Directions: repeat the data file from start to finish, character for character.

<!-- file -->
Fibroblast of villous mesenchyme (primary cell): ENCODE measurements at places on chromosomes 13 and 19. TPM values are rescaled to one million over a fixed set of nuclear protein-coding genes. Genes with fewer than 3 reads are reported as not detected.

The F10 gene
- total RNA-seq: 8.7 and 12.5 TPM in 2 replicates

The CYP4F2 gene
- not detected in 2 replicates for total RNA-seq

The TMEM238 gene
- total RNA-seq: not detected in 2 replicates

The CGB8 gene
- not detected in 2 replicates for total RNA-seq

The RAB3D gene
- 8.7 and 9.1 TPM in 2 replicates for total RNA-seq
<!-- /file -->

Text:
Fibroblast of villous mesenchyme (primary cell): ENCODE measurements at places on chromosomes 13 and 19. TPM values are rescaled to one million over a fixed set of nuclear protein-coding genes. Genes with fewer than 3 reads are reported as not detected.

The F10 gene
- total RNA-seq: 8.7 and 12.5 TPM in 2 replicates

The CYP4F2 gene
- not detected in 2 replicates for total RNA-seq

The TMEM238 gene
- total RNA-seq: not detected in 2 replicates

The CGB8 gene
- not detected in 2 replicates for total RNA-seq

The RAB3D gene
- 8.7 and 9.1 TPM in 2 replicates for total RNA-seq